When managers come to the plate for the pre-game meeting, after introductions, the plate umpire should then take the line-up cards of both teams, beginning with the home team’s card. If one manager arrives at the plate much earlier than the other, the umpire should wait until both arrive before taking any line-ups, even if it is the home team that arrives first. If a coach or player has brought out the line-up card, the umpires should ensure they are aware as to who the manager of the team is. Line-up cards must be presented to the plate umpire at least in duplicate at the plate meeting. Umpires who allow a team to only bring a single line-up card to home plate for any reason (typically because they have exchanged line-ups prior to the game) leave themselves vulnerable to a situation later in the game where batting-out-of-order has occurred and the copy of the line-up in possession of the umpire is different than the one in possession of the team. While the plate umpire’s copy of the line-up shall always be considered the official record, this situation is obviously extremely preventable and would not be looked upon favourably.
The plate umpire should then audit the line-up cards before splitting them for obvious correctable errors (player listed twice, listing nine batters plus a pitcher with more or less than one designated hitter, listing a player who just pitched as the starting pitcher, filling out an incomplete card i.e. no subs, two players with the same last name but no first initial, etc). Obvious errors may be corrected. Always confirm the starting pitcher, designated hitter, and extra hitter (if applicable) by name. Should a team not list a DH and/or EH, confirm with their manager (or designate at the plate) that they do not wish to use one in that game. Should an umpire point out to a manager that they made an error with the line-up prior to splitting the cards, the mistake may be rectified. It is completely acceptable to return the line-up card to the manager who erred while pointing out any of the errors listed above. Once the cards are split however, it is too late. Focus when checking the line-up cards and avoid unnecessary conversation.!
Players must be listed by at least surname, although both first and last names are preferred. If multiple players have the same surname, the team must provide at least a first initial. It is not acceptable for a team to provide a batting order card with only players’ first names listed. The use of jersey numbers and positions is recommended but ultimately optional, except that the starting pitcher, designated hitter, and extra hitter (if applicable) must be specified. There is no requirement for players serving a suspension to be noted on the line-up.
Once the plate umpire has audited the line-ups for obvious errors, they shall keep the top copy for themselves. The next copy shall go to the opposing team, with any remaining copies being returned to the original team. It is not necessary for the plate umpire to sign the line-up before distributing it. The plate meeting would then proceed to discussion of the ground rules.
Please note that in leagues where teams are not required to provide the plate umpire with an official line-up card, at no time may batting out of order be appealed by either team.
Plate umpires should always ensure to keep any changes to the line-up in a simple, clear, and neat manner in the event line-up cards must be transferred to another umpire due to suspension of a game that must be resumed.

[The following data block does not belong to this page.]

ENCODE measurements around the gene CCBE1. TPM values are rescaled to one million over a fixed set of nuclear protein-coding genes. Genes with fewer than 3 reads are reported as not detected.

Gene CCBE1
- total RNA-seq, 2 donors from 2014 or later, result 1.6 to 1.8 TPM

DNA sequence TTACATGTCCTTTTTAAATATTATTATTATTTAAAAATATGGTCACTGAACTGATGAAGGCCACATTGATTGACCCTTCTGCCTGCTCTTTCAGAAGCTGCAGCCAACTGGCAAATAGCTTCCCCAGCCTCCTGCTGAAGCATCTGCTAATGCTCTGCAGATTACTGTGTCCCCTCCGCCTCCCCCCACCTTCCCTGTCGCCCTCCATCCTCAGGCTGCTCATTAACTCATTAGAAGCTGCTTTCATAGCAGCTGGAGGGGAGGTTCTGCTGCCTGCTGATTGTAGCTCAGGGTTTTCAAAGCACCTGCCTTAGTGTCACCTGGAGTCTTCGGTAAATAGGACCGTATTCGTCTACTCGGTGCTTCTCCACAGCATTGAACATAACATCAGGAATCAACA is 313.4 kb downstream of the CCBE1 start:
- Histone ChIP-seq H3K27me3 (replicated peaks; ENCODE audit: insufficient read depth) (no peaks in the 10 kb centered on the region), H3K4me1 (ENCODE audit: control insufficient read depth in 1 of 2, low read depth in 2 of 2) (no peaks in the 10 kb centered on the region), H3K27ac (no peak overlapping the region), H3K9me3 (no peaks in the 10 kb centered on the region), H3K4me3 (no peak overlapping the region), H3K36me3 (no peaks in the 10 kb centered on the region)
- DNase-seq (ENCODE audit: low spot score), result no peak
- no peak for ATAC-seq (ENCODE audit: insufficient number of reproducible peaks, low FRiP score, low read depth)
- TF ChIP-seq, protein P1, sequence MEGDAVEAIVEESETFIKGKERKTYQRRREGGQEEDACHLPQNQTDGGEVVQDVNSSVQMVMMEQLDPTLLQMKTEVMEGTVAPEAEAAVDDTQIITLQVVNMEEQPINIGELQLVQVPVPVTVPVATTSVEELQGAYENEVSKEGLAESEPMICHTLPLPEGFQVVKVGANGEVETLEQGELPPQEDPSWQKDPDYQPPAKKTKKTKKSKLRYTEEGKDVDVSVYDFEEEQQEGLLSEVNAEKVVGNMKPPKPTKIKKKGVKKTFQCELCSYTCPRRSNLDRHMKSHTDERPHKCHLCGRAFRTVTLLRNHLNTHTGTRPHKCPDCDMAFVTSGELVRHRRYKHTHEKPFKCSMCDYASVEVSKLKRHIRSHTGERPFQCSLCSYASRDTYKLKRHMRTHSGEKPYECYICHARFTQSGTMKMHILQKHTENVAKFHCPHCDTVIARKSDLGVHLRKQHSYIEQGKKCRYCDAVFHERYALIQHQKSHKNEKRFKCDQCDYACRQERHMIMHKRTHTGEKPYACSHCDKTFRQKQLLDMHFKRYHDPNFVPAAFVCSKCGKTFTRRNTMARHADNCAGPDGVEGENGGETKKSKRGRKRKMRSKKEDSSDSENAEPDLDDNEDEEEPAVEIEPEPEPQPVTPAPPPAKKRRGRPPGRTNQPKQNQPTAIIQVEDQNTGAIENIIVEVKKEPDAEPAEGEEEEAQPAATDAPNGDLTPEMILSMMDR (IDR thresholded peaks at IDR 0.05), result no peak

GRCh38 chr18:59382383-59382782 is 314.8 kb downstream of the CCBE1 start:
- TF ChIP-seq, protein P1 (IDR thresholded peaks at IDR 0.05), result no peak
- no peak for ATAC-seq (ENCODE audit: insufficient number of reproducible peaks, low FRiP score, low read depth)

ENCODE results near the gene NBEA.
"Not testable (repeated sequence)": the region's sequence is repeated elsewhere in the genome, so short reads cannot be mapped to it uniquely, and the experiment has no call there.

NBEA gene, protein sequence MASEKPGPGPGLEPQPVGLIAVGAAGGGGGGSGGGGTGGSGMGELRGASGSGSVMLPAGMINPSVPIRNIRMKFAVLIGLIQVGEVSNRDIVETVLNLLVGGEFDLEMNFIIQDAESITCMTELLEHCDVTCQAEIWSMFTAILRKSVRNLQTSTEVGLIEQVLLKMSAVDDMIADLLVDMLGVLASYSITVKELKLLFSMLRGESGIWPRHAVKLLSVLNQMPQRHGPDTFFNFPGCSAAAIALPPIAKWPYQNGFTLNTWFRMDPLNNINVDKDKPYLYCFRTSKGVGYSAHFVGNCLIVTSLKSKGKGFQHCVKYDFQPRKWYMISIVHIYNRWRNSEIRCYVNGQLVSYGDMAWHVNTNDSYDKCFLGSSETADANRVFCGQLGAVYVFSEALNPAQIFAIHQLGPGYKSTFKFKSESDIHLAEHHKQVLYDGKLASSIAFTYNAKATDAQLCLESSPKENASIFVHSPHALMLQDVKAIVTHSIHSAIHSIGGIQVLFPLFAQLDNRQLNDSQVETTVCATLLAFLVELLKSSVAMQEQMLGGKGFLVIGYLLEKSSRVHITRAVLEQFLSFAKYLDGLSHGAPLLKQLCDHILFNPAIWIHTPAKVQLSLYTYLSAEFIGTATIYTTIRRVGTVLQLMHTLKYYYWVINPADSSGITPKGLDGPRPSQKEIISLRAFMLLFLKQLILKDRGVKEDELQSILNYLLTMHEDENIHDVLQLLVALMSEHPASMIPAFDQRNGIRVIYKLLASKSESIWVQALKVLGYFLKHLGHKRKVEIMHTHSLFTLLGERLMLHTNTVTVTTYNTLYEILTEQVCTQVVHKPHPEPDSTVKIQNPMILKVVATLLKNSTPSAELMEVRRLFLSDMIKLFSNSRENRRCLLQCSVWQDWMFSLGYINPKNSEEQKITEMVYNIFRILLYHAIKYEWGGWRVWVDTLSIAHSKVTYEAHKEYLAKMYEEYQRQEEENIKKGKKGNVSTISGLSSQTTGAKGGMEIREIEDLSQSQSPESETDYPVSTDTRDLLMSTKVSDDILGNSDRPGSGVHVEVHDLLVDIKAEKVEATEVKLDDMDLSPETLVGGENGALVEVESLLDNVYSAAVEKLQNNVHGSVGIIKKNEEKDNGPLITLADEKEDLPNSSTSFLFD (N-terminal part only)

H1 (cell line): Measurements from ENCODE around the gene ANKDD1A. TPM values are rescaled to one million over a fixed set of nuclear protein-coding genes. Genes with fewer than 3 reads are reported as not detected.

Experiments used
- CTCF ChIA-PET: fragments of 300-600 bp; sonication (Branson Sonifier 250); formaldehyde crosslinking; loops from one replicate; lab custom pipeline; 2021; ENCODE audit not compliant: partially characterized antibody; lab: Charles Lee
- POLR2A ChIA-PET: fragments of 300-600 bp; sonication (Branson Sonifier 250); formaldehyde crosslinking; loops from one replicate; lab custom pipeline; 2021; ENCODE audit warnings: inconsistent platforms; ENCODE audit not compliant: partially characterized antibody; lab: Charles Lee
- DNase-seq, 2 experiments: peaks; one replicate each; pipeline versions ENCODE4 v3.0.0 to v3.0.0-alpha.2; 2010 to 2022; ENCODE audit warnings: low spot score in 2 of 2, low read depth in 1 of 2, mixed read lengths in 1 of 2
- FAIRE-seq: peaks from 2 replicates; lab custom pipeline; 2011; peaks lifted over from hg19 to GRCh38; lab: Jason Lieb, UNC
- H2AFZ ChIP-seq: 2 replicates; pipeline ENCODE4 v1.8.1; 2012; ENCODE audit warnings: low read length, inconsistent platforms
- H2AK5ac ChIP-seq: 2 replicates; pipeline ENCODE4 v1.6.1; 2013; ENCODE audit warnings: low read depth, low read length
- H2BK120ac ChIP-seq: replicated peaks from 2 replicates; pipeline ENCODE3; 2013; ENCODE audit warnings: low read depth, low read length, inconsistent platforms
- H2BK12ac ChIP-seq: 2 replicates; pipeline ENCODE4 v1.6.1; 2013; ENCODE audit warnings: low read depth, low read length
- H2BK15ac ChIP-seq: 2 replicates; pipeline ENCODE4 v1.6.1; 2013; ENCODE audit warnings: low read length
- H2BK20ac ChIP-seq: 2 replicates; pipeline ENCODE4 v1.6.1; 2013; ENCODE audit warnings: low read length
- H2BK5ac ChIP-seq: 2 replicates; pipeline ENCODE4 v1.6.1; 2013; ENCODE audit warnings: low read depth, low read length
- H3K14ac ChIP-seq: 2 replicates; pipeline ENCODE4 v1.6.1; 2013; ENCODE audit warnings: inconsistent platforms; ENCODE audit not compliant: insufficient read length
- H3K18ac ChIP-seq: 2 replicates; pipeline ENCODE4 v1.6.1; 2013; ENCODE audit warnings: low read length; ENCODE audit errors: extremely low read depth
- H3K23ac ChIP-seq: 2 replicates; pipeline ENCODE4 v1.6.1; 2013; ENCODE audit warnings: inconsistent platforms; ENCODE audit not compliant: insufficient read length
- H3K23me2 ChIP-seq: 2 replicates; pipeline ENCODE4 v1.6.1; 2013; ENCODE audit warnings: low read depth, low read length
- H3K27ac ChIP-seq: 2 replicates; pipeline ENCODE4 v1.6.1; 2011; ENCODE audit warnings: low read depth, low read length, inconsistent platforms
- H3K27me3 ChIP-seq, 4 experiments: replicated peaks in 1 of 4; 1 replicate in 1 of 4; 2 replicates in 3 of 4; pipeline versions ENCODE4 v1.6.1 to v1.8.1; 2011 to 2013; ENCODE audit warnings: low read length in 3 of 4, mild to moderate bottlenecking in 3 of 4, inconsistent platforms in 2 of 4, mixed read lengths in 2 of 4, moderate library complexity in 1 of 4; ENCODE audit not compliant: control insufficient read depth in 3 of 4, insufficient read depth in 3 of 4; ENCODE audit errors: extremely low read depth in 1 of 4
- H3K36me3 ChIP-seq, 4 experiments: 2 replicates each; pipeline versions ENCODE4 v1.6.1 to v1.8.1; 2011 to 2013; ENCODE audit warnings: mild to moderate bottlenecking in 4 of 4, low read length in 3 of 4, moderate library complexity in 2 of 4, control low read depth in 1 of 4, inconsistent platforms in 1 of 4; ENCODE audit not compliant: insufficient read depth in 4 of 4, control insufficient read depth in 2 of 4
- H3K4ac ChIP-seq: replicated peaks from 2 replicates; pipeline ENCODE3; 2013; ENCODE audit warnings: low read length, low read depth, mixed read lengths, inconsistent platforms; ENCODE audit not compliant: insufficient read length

Below we have several examples of proper and improper line-up cards from various levels of baseball.
Line-up cards from a suspended game in the Midwest League. Note that both managers have listed all players by surname only. This is perfectly acceptable. Peoria’s manager has also elected to highlight the position of his DH and pitcher in the batting order. This is a courtesy and not required. As you can see, all substitutes are still eligible to enter the game.
Line-up cards from a suspended game in the Intercounty Baseball League. London has made one substitution (#97 Parris Austin entered the game in place of #6 Larry Balkwill in the sixth spot in the batting order) while Kitchener has made no substitutions.
Line-up card from a forfeited game in the IBL. Burlington’s manager failed to list any substitute players on the bottom of his line-up card. This error was noticed at the plate meeting, pointed out to the manager, and he was directed to add substitute players to the bottom of the line-up card. For whatever reason, he chose not to do so. Per IBL rules, a player must be listed as a reserve in order to be eligible to enter the game. When Burlington was unable to field a line-up with nine eligible players, the game was forfeited. Please note that the Official Rule regarding substitutes stipulates that reserve players are not required to be listed on the line-up card. However, a league, on it’s own authority, may supersede this rule and require a player to be listed on the line-up in order to be eligible. Notable leagues to require this include the IBL, New York-Penn League, and the Florida State League.
Line-up cards from a suspended Midget Tier One game. Both managers failed to fill out their line-ups correctly, listing players by first name only. These cards should have been returned to the managers at the plate meeting, so surnames could be added to all players. Note that Mississauga has no remaining players on the bench, as their substitute has entered the game and the original player in the line-up has re-entered for the substitute. Note also that Oakville is using a 9 player line-up with the pitcher batting and no substitutes. While Oakville’s manager listed only the position of his starting pitcher, there is no penalty for this. Only the starting pitcher, designated hitter, and extra hitter (if applicable) must be noted on a line-up card.